S: Haha, I see you realize that we are talking in a dangerous zone. People might already be getting ready with Eggs, Tomatoes and Stones (the phrase sounds better in Tamil – “Muttai, Thakkali oda ready ah irukaanga!”).

A: I can definitely see that! Let us end this discussion about characters with one final character. Cheenu is back!!

S: Yeah, good to see him. The scene where he goes to ask Malar’s hand in marriage for Michael is very funny! 🙂

A: Yes! What a solid performance he has given. It was very refreshing to see him in such a role after seeing him in those numerous Crazy plays.

S: Totally. Hey, so did you notice any of the many visual metaphors?

A: The obvious and the most beautiful one was Michael’s prison clothes falling down when he gets released.

S: I agree. There is also the song right? In which only Malar is dressed in white and others are all dressed in black, showing Michael has no guilt associated with her.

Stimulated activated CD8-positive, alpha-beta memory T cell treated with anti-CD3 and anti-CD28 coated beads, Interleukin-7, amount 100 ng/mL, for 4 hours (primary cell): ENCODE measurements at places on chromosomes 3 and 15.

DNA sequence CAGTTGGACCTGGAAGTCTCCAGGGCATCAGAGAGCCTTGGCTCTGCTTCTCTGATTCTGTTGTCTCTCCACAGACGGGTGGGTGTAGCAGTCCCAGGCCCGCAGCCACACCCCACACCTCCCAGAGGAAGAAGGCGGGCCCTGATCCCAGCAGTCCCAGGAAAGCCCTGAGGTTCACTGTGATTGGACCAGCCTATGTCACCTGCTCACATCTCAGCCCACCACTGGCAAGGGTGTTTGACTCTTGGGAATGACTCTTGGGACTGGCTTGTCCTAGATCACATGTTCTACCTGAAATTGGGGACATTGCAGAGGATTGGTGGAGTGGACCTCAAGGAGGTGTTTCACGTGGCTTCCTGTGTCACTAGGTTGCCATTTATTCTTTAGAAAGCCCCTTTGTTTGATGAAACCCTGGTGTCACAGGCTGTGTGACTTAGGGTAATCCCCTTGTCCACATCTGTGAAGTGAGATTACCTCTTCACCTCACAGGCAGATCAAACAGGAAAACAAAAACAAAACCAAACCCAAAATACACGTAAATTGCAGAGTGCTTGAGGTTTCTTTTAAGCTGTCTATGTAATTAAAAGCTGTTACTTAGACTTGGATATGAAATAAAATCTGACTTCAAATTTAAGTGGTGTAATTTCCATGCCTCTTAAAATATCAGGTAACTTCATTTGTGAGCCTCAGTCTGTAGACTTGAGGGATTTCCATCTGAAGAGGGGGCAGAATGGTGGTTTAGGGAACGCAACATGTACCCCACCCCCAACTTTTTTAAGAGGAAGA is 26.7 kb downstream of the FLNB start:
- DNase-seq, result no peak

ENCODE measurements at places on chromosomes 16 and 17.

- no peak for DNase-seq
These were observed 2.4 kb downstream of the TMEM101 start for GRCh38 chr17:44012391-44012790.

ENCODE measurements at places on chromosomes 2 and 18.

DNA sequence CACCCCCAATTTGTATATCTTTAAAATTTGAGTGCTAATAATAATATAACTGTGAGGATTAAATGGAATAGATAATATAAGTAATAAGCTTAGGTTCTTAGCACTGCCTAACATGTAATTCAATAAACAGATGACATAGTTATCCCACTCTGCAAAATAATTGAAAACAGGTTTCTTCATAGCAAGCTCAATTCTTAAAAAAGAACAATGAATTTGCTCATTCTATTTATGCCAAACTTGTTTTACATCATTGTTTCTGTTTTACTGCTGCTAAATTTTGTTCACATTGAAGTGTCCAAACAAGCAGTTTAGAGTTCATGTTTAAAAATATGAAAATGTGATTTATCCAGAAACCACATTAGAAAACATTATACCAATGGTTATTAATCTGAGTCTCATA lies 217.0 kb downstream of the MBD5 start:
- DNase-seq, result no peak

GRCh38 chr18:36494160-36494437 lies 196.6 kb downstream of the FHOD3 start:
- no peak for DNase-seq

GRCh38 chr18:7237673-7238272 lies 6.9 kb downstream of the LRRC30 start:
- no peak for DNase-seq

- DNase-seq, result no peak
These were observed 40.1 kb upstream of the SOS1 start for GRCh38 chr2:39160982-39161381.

A: Dhushta? Wow. I’m just realizing that. Excellent catch! And another thing that I noticed is how rain played a vital role in the film. It appears whenever a female character in the movie undergoes a significant moment in her life. And the clever placement of the dialogue “Mazhai, nenaiyalama?” and the characters responding to that based on where they are in their life currently.

S: Yes, the “Dhushta” song. Lovely. And you must be very happy being a Mani Rathnam fan 🙂 One more thing that I found very interesting was this whole thing about male chauvinism being extended to minor characters too. Not just Vadivukkarasi but also to the dead producer’s wife. This is a whole other level of the writing being organic.